Spoken Korean 

The basic expressions are presented in this section in both South and North Korean versions of the standardized Korean language. That also makes possible to see the difference in the usage of language in the two parts of Korea. It does not mean that one expression in not understandable in the other part of Korea but it mostly the matter of style and dialect. However, some words and phrases are mutually uncommon for Koreans in the North and the South and may not be understood at all. 

Common greeting means literally "Are you doing well?". So the reply goes as "Yes. Are you doing well?". The greeting is polite and appropriate for any time of day. 

South Korean standard 

안녕하세요? An-nyeong ha-se-yo

네, 안녕하세요? Ne, an-nyeong ha-se-yo?

North Korean standard 

안녕하십니까? An-nyeong ha-sim-ni-kka?

예, 안녕하십니까? Ye, an-nyeong ha-sim-ni-kka?

Farewell sayings differ depending on who is going to go and who is going to stay. So the leaving person(s) would say something like "Stay well!". The staying person(s) would say "Go well!" to the person(s) leaving. The examples below follow in the same order:  

South Korean standard 

안녕히 계세요.  An-nyeong-hi ke-se-yo.

안녕히 가세요. An-nyeong-hi ka-se-yo.  

 또 뵙겄어요. Tto poep-kess-e-yo.

North Korean standard 

안녕히 계십시오. An-neong-hi ke-sip-si-o.  

안녕히 가십시오. An-neong-hi ka-sip-si-o. 

또 마나 뵙겠습니다. Tto man-na poep-kess-seum-


Koreans use titles, addressing each other, because the names are usually not used except very close friends. Only your own name be yourself can be used without a title.
The most polite title for the older person or somebody in high status is 선생 (seon-saeng) that means "born earlier" but is translated usually as "teacher". In South Korea the title is enforced with honorific (polite) suffix 님 (nim): 선생님 (seon-saeng-nim). North Koreans prefer not to bother themselves with so much politeness in addressing each other, and they use only 선생 (seon-saeng) without 님 (nim). But it is mostly for addressing doctors, teachers, old persons. More common title in North Korea is 동지 (tong-ji) for high ranking people and 동무 (tong-mu) for equals, and the meaning is "comrade". In South Korea they use 씨 (-ssi) instead. All these titles are used after a name of a male ore female person.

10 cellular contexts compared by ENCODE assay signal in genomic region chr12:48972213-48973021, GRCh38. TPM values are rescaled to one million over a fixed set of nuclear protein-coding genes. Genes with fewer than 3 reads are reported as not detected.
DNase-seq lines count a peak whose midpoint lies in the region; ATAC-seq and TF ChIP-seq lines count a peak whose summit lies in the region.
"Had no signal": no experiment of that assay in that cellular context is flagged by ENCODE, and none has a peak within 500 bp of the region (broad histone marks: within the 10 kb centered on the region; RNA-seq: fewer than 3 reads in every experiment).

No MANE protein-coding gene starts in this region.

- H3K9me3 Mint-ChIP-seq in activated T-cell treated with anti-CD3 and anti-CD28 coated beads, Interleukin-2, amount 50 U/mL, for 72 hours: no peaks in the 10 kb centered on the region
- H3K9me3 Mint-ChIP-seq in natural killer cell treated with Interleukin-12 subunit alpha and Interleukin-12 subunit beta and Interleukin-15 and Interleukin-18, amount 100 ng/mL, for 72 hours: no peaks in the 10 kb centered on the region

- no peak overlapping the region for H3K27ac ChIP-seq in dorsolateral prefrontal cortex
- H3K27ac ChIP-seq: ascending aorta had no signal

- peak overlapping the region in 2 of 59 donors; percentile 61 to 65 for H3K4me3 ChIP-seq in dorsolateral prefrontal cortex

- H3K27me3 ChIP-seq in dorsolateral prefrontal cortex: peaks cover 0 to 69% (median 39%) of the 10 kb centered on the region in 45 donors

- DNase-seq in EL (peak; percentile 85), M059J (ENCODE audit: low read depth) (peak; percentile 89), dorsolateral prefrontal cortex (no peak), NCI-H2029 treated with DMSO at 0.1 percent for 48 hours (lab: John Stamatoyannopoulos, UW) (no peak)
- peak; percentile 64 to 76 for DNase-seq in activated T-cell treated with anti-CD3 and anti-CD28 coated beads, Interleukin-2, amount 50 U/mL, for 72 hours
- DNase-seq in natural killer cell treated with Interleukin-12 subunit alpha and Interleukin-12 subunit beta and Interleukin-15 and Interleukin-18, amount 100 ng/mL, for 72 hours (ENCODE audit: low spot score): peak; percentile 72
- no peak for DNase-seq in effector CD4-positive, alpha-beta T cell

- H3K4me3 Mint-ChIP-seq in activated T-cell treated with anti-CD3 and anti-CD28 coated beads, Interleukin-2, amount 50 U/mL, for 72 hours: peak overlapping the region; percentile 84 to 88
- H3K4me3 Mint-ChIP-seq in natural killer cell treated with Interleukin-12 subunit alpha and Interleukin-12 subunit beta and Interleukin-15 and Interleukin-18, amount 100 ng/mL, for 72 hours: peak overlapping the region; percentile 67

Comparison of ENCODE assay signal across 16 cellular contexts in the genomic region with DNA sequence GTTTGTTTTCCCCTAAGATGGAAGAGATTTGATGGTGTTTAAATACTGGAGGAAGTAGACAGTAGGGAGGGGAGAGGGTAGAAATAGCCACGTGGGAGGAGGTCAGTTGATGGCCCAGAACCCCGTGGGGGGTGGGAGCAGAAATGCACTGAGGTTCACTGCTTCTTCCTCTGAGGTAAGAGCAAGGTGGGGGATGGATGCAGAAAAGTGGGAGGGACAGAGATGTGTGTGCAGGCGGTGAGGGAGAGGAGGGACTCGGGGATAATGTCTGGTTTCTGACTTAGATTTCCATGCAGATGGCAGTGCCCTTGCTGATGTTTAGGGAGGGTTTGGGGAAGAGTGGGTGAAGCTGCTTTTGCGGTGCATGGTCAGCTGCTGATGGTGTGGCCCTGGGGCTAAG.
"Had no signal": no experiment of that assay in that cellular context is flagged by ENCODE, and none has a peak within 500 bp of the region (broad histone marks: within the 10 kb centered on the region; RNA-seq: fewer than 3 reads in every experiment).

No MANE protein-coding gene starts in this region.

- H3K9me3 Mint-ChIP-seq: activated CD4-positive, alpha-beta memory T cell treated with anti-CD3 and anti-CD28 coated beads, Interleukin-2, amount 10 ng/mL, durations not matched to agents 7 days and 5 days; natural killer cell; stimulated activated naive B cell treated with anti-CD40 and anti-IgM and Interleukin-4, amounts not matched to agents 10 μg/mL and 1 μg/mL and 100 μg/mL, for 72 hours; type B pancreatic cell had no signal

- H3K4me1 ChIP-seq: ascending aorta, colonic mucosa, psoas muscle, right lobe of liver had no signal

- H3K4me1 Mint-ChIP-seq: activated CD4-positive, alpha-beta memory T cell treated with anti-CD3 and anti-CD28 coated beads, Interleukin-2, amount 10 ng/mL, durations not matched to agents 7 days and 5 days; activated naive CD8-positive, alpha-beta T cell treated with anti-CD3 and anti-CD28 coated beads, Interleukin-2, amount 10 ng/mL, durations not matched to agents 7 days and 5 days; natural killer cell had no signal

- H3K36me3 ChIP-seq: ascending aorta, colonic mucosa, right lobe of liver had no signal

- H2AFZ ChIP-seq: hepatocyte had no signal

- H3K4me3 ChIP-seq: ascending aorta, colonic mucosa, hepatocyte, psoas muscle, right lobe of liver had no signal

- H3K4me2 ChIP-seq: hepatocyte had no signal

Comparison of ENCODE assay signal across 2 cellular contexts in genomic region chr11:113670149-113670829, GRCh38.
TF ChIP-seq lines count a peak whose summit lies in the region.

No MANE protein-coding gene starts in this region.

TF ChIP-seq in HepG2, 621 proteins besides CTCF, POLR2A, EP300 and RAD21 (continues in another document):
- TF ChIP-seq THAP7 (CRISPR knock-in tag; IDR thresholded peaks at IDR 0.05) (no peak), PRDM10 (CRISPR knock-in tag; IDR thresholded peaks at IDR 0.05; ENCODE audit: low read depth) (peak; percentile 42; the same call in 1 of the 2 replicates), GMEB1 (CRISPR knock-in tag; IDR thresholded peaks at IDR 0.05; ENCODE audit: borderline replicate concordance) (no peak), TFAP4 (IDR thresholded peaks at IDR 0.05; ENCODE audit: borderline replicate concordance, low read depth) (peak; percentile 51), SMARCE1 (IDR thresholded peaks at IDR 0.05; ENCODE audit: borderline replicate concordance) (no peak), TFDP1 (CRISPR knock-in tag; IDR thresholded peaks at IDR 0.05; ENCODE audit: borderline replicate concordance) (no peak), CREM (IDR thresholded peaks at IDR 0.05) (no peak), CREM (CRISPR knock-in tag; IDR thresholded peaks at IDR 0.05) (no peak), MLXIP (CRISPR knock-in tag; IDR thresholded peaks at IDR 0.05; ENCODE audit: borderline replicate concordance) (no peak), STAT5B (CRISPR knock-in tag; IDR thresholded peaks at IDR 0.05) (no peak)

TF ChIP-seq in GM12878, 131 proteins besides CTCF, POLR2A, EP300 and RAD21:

English title Mister and Miss are commonly used as neutral form of calling a person in South Korea. For example, 미스터 김 (Mister Kim) or 미스 최 (Miss Choi). So in contrary with the Korean original titles the "imported" ones are used before a name as in English. 
Addressing a young girl or unmarried woman South Koreans use the word 아가씨 (aga-ssi) which is not used in North Korea where the analogue of it is 처녀동무 (cheo-nyeo-tong-mu). It is appropriate to say it calling a waitress in restaurant or just in the street. 
For married and middle aged woman both side Koreans use the word 아주머니 (a-ju-meo-ni) or 아주마 (a-ju-ma), that means "aunty" and is good to use addressing aged waitress or the owner of the restaurant. For a respectful woman South Koreans use the title 사모님 (sa-mo-nim) "lady". 
A familiar title for a man can be 아저씨 (a-jeo-ssi) that is "uncle" and used to address, for example, a taxi driver.  
Common Phrases and Expressions

 Gratitude and appreciation in Korean can be expressed in a few ways. 

감사합니다.            (Kam-sa-ham-ni-da)                      Thank you! (in general)

고맙습니다.            (Ko-map-seum-ni-da)                     Thank you! (same)

수고하셨습니다.      (Su-go-ha-syeoss-seum-ni-da)      Thank you! (for your the efforts)

Apologies also have several different expressions.

미안합니다.            (Mi-an-ham-ni-da)                          Forgive me!

죄송합니다.            (Choe-song-ham-ni-da)                  I apologize! 

실레합니다.            (Sil-le-ham-ni-da)                           Excuse me!

The answer for appreciation and apologies would be (You're welcome! No worries):

South Korean standard

천만에요. (Chon-man-e-yo)  

괜찮습니다. (Kwaen-ch'an-seum-nida)

North Korean standard

천만의 말씀입니다. (Chon-man-e  mal-seum-


일없습니다. (Yi-rop-seum-ni-da)

Answering the telephone starts with an expression that means something like "Hey, listen!". It has some nuances in pronunciation in different parts of Korea. So it is easy to understand by just one word who picks up the phone, a person from South or North Korea.  

South Korean standard

여보세요. (Yeo-bo-se-yo)

North Korean standard

 여보시오. (Yo-bo-si-o)

There are some other common words and expressions which can allow to distinguish a North Korean speaker and a person from South Korea.  

South Korean standard

화장실 (hwa-jang-sil)   Restroom

가게 (ka-ge)                 Shop

우체국 (u-che-guk)      Post office

수표 (su-p'yo)               (Money) check 

싸인 (ssa-in)                 Signature

배터리 ( bae-teo-ri)      Electric battery    

웨이터 (we-i-t'eo)         Waiter

한국말 (han-guk-mal)  Korean language

North Korean standard

 위생실 (wi-saeng-sil)  Restroom